• As usual, SIFF's opening-night gala was way too heavy on preshow speechifying, leaving hundreds of excited Joss Whedon fans bored and dejected for a full hour before their movie god took the stage. Multiple attendees say Whedon was visibly grumpy about the snoozy preshow. To first-time SIFF-goers who were turned off: Don't judge the whole festival by the one epic display you saw of SIFF patting itself on the back—most screenings do not include stultification.

• On May 14, Seattle Arts & Lectures hosted nonfiction writer Susan Orlean, who spoke to a happy full house of admirers at Benaroya. SAL seemed to be the only confused party in the room. On its website, SAL described Orlean repeatedly—in a description still persisting a week later—as a novelist.

• Speaking of Seattle Arts & Lectures, Joan Didion has canceled her scheduled appearance on June 5, citing an "unforeseen personal conflict." Incidentally, Unforeseen Personal Conflict would be a great title for a biography of Joan Didion.

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• Long after the 2005 shuttering of his gallery in Pioneer Square, the curtain rises on Bryan Ohno's new gallery in the International District (521 S Main St). The 4Culture advisory board member and former Chihuly business manager plans to show art "that blurs the lines between science and art," and he also gets a new chance to spell his artists' names correctly (we see you, Lynda Benglis). The first show is research-based paintings inspired by study in Phnom Penh by Adrianne Smits, opening June 6, 6 to 8 p.m.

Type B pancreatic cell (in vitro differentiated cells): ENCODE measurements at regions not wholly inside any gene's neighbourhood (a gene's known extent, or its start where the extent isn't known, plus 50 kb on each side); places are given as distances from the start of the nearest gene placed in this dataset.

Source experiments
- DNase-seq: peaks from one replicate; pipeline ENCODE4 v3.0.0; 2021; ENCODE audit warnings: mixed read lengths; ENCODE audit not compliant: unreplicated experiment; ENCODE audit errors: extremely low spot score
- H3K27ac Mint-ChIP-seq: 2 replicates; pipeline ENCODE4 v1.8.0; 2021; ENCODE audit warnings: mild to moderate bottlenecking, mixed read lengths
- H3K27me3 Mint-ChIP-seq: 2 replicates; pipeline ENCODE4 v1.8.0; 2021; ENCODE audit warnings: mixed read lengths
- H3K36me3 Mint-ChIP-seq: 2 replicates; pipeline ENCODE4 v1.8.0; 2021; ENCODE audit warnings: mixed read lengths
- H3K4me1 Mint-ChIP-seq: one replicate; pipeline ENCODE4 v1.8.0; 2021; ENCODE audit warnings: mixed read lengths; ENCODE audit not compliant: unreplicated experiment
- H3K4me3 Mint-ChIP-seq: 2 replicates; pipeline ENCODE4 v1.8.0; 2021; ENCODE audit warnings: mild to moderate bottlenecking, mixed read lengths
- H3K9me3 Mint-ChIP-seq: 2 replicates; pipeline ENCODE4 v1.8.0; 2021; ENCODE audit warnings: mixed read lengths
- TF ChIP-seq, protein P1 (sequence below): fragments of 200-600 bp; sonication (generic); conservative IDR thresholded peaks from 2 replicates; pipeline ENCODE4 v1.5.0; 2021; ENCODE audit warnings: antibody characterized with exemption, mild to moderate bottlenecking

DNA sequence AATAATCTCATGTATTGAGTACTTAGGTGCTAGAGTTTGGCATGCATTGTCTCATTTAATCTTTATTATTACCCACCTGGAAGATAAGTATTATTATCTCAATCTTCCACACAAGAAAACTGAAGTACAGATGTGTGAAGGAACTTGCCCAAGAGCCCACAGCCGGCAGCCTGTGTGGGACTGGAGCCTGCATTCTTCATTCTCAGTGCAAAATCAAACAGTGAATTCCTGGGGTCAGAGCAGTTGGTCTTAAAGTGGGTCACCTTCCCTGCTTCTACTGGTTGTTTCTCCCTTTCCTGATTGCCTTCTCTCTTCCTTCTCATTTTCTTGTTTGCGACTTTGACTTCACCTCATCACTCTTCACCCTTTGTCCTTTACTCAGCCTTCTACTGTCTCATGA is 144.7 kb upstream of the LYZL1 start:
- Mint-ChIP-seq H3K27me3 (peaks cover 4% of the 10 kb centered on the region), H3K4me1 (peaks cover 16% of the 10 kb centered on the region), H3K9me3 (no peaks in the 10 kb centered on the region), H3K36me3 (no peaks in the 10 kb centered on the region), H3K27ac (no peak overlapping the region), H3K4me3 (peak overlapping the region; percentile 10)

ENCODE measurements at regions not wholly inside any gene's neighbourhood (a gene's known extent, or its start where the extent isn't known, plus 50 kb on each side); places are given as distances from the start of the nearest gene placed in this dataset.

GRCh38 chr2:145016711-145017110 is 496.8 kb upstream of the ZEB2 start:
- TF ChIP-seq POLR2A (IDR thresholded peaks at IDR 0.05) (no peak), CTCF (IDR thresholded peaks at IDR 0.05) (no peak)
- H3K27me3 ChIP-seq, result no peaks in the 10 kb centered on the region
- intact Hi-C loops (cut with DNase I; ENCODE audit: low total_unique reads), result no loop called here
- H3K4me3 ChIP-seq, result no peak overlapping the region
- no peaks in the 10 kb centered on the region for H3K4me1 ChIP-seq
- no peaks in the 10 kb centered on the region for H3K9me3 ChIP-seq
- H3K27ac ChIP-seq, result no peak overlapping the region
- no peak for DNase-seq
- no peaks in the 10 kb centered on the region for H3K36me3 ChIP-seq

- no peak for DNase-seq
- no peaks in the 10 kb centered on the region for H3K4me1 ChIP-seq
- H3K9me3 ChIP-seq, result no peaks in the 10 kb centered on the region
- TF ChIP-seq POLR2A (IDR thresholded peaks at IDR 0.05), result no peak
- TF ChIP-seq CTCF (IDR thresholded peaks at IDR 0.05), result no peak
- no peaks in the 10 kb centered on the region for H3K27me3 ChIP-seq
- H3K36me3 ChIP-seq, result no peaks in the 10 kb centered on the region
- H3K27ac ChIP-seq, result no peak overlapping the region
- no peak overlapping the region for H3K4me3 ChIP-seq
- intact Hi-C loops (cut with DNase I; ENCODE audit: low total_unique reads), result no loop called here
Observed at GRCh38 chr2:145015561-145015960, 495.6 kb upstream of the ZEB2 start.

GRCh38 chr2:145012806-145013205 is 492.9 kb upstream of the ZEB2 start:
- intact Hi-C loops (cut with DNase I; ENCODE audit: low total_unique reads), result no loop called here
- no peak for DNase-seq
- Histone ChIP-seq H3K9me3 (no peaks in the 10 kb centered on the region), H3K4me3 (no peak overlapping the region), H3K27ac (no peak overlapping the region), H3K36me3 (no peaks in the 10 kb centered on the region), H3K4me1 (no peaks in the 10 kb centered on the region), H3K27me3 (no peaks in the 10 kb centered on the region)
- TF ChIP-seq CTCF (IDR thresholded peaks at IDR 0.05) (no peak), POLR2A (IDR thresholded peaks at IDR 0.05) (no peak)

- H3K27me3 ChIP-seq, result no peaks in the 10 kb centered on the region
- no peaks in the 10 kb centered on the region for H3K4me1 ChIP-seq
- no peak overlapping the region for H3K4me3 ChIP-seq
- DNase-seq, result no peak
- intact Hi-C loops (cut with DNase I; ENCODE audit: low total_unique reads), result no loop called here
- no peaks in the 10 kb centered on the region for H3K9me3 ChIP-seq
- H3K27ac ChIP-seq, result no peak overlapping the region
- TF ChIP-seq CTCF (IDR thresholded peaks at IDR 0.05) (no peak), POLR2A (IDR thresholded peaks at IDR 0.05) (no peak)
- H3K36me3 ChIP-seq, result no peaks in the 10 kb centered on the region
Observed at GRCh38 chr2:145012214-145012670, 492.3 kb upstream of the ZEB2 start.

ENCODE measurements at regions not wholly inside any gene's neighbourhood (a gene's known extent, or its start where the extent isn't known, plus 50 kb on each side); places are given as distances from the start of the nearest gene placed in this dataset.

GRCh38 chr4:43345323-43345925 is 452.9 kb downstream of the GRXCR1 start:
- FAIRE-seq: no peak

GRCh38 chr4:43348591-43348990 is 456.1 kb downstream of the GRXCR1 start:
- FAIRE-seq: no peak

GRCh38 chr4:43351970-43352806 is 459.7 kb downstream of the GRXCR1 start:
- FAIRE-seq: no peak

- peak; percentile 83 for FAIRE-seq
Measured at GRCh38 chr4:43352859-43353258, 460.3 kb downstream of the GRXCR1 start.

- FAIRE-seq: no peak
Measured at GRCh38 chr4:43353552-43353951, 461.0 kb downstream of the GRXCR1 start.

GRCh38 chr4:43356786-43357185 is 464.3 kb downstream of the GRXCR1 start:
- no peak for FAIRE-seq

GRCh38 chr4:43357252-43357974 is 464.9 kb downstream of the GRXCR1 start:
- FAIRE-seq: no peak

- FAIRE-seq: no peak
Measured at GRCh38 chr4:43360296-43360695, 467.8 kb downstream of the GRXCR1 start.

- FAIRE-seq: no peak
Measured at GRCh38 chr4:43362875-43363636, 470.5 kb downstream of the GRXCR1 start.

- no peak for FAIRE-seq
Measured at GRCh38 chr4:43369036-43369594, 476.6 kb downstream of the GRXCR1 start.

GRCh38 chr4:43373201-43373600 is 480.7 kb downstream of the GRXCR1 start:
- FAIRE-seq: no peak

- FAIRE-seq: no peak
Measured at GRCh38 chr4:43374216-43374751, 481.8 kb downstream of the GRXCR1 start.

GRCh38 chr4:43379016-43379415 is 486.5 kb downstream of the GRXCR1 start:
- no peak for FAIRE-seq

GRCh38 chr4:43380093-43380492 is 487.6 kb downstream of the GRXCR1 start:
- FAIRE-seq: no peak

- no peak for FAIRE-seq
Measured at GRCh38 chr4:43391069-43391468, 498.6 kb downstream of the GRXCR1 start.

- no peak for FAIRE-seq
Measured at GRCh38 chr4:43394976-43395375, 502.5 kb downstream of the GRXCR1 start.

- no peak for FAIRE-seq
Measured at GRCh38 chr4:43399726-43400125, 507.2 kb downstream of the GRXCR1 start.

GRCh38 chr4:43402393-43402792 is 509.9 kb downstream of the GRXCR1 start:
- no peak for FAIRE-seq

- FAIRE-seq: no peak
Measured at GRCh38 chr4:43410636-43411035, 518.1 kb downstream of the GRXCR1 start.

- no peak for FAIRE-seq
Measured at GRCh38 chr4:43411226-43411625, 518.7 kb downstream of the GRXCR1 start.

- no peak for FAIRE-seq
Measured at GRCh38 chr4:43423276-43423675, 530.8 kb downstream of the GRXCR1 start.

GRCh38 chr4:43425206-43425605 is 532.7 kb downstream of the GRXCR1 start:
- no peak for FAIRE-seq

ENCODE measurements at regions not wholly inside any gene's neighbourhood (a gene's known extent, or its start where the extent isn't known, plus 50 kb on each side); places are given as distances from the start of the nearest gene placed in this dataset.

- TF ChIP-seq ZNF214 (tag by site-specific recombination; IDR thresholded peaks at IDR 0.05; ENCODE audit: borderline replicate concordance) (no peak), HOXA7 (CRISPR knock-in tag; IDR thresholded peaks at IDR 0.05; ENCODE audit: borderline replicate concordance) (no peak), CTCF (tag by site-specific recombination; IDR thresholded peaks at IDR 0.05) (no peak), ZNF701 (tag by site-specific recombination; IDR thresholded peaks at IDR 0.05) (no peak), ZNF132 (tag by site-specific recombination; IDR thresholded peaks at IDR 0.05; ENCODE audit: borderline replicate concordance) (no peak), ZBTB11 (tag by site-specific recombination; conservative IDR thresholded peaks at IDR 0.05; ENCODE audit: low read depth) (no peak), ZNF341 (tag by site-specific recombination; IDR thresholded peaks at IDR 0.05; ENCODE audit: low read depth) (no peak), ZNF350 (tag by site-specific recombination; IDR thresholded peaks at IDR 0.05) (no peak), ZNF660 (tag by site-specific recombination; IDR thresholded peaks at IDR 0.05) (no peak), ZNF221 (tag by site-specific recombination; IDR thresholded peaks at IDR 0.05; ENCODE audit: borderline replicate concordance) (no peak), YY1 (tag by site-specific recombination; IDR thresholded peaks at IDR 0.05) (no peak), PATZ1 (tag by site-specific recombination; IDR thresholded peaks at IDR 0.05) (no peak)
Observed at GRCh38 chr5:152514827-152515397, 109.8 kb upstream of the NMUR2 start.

• Congratulations to Stranger Genius Award–winner Megan Griffiths, whose razor-sharp human-trafficking drama Eden just swept the Milan International Film Festival, winning best film and best director awards. recommended